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114 Figure 7-39. Magnetic fiel d in the y-direction Figure 7-39 shows the magnetic field in t he y-direction. Eight node hexahedral elements are used and the total number of the elements is 20000. T he result graphically shows the discontinuity at the material interfac e. Figure 7-40 shows the line plots for the magnetic field along the y axis. The resu lt of Comsol was computed using a 2D axisymmetric model. As shown in the Figure, IBFEM result is close to the analytical solution and the comsol result. Some discrepan cy of the magnetic field is founded at the location where it is far from the interface boundary. The re sult may be more accurate when the number of elements increases, the quadratic or cubic el ements are used or an open boundary technique is applied.

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115 0 0.2 0.4 0.6 0.8 1 0.8 0.6 0.4 0.2 0 0.2 0.4 0.6 y axisHy [A/m] Analytical Comsol IBFEM Figure 7-40. Magnetic field along y axis Magnetostatic Problems with Open Boundary Techniques Several examples with the open boundary techniques are examined here to validate the implicit boundary method. The first example is Example 7-3-1 with smaller analysis domain. The second is the entire model of the previous sol enoid actuator from Example 7-1-2. The third example is to compute Lorentz force between two wires. These examples show how the open boundary techniques could improve results. Example 7-4-1: U-Shaped Permanent Ma gnet with Open Boundary Techniques For the previous example (Example 73-1), the large unbounded domain (6 x 4) was necessary with the truncation approach. The small air domain (1.6 x 1.4) is created as shown in Figure 7-41.

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116 Figure 7-41. U-shaped permanent magnet with the reduced air domain Two open boundary techniques (asympt otic boundary conditions and decay function infinite method) are applied on the outer boundaries. Figure 7-42 shows contour plots for magnetic ve ctor potential for each technique. The total number of four node bilinear elements used in the model is 8888. The decay factor1 L for the decay function is used in infinite element met hod. Figure 7-42 A show s different contour pattern when the homogenous essential bo undary is applied on the outer boundaries. Figure 7-43 shows magnetic fiel d in the x-direction on the observation line as shown in Figure 6-35. EBC stands for the homogenou s essential boundary conditions. The results using ABC are quite similar to the Comsol result. The result obtained using EBC has the largest error among them.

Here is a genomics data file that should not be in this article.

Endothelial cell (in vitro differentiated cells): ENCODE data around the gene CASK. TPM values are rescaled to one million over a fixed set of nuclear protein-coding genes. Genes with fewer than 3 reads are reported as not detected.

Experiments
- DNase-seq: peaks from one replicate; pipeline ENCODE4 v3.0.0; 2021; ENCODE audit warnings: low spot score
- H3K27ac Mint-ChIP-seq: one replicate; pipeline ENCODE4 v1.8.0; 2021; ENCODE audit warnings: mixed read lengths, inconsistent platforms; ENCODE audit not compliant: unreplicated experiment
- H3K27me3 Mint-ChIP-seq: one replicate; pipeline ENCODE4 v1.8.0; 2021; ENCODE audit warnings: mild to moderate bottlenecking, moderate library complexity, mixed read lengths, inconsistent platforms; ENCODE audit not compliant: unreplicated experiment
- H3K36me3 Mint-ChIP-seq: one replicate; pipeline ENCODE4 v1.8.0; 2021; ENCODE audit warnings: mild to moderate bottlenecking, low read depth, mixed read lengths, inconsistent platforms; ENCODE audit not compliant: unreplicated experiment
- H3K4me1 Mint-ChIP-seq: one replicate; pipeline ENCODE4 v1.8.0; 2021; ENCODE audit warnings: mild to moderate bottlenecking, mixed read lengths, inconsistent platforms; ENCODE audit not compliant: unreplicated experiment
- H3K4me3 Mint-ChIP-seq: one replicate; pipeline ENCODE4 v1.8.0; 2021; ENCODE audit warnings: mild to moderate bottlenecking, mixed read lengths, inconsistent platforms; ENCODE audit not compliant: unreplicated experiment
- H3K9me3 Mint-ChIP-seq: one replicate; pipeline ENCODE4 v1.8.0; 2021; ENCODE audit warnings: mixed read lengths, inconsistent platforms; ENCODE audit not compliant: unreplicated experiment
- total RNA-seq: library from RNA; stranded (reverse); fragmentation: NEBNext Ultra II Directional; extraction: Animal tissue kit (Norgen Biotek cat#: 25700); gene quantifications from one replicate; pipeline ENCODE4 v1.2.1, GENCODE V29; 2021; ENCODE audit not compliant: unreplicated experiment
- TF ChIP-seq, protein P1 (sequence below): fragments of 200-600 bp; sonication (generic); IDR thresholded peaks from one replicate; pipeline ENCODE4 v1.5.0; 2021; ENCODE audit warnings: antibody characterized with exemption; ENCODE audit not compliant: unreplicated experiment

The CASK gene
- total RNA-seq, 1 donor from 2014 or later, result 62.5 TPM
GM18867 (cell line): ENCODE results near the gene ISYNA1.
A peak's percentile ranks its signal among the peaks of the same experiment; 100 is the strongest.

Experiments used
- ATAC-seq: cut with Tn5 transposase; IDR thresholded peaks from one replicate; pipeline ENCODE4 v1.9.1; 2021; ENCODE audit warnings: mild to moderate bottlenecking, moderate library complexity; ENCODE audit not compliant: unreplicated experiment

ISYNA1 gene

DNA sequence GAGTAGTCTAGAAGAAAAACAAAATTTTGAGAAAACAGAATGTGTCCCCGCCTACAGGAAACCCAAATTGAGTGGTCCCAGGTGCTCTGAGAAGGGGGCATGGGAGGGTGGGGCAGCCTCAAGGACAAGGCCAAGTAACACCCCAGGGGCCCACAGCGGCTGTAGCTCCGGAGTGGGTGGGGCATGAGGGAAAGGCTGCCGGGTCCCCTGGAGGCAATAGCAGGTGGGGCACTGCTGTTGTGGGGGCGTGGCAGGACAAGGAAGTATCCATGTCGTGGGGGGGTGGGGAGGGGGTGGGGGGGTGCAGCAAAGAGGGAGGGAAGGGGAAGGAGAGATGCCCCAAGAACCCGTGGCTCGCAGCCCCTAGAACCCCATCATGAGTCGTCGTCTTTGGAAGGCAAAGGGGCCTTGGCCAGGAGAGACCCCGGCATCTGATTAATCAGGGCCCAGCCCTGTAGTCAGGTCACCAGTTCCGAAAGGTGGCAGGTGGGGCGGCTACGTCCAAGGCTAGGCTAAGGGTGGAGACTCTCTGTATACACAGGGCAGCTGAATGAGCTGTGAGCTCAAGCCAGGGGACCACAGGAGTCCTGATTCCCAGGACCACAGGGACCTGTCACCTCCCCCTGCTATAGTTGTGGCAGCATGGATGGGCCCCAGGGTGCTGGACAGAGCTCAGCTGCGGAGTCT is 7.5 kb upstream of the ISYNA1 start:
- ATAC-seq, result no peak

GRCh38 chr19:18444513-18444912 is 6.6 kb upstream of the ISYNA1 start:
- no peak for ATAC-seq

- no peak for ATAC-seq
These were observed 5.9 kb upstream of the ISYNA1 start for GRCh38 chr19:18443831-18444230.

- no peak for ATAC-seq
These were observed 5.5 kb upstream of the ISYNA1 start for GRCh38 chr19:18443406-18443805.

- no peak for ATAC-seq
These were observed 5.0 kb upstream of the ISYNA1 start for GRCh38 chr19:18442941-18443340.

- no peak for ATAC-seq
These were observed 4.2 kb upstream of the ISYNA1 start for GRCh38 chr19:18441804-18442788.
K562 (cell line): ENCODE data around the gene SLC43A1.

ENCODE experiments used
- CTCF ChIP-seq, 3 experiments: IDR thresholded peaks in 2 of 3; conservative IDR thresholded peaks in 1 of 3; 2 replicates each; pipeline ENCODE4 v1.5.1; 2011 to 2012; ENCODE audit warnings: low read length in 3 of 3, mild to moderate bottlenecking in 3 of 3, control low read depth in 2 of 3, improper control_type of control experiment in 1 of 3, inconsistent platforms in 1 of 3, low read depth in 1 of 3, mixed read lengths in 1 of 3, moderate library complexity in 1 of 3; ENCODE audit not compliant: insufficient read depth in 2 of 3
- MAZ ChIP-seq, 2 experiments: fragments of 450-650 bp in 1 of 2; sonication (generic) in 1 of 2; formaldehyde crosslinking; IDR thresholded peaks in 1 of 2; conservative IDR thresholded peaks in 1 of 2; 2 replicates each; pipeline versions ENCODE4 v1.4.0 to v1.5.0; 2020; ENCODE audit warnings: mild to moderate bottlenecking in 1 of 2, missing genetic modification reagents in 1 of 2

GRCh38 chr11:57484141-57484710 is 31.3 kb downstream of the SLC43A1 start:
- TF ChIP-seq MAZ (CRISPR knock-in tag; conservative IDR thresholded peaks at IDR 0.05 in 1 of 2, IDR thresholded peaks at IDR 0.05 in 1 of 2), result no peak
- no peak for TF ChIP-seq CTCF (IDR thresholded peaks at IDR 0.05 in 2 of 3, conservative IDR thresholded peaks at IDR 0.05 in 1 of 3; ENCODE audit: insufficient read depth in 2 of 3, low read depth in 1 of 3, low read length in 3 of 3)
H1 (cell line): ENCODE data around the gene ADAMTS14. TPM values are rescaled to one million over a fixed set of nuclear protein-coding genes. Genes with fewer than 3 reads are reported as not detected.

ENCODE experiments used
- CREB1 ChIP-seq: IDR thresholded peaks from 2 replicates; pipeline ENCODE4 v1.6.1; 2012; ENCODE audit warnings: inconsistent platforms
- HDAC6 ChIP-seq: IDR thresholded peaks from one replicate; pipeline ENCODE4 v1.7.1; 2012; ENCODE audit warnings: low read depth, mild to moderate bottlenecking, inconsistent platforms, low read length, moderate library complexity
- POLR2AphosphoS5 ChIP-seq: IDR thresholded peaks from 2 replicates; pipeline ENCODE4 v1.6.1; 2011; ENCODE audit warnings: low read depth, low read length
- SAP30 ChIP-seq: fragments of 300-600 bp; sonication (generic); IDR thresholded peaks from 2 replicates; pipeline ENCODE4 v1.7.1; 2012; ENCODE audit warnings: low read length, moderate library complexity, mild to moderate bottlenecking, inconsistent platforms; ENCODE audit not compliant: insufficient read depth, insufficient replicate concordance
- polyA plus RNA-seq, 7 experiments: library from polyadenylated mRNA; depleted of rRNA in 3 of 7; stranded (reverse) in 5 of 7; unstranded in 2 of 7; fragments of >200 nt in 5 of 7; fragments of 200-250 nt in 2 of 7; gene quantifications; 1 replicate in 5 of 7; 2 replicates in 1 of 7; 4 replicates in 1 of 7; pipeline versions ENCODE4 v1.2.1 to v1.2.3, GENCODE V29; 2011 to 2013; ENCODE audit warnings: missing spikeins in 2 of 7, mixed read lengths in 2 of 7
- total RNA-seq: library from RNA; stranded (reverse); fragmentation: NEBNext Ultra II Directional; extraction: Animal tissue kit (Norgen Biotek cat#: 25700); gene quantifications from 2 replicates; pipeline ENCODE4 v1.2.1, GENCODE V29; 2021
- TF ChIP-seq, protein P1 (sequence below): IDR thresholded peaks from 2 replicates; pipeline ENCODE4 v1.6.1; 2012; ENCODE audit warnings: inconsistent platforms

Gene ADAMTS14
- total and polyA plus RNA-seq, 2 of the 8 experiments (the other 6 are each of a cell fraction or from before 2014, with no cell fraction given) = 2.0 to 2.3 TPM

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117 Figure 7-42. Contour plots fo r magnetic vector potential. A) Homogenous essential boundary conditions, B) Asymptotic boundary conditions and C) Decay function infinite element with L =1. 0.4 0.35 0.3 0.25 0.2 0.15 0.1 0.05 0 5 4 3 2 1 0 1 2 3 4 x 105 x axisHx Comsol EBC ABC Infinite Figure 7-43. Magnetic fi eld in the x-directio n on the observation line

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118 Example 7-4-2: 2D Clapper Solenoid Ac tuator with Open Boundary Techniques The second example for open boundary techniqu es is extended from the previous solenoid actuator (Example 7-1-2). The whol e actuator including smaller air domain is created as shown in Figure 7-44. Three open boundary techni ques are applied on the other boundaries. The magnetomotive force NI and material properties of components are the same as in Example 7-1-2. Figure 7-44. 2D Clapper solenoid actuator When the gap length is 2mm, Figure 7-45 show s the contour plots for magnetic vector potential. Among the three resu lts, the result using the homogenous essential boundary conditions differs from the other two. The quadratic b-spline elemen ts are used for the analysis. The total number of elements is 7049. The computed forces for all open boundary techniques are as follows: Homogenous essential boundary conditions (EBC): 269 N/m Asymmetric boundary conditions (ABC): 276 N/m Decay function infinite element me thod with L=1 (Infinite): 282 N/m. The computed force using EBC is the lowest value. These computed forces can be also compared with the following va lues: the approximate solu tion using the reluctance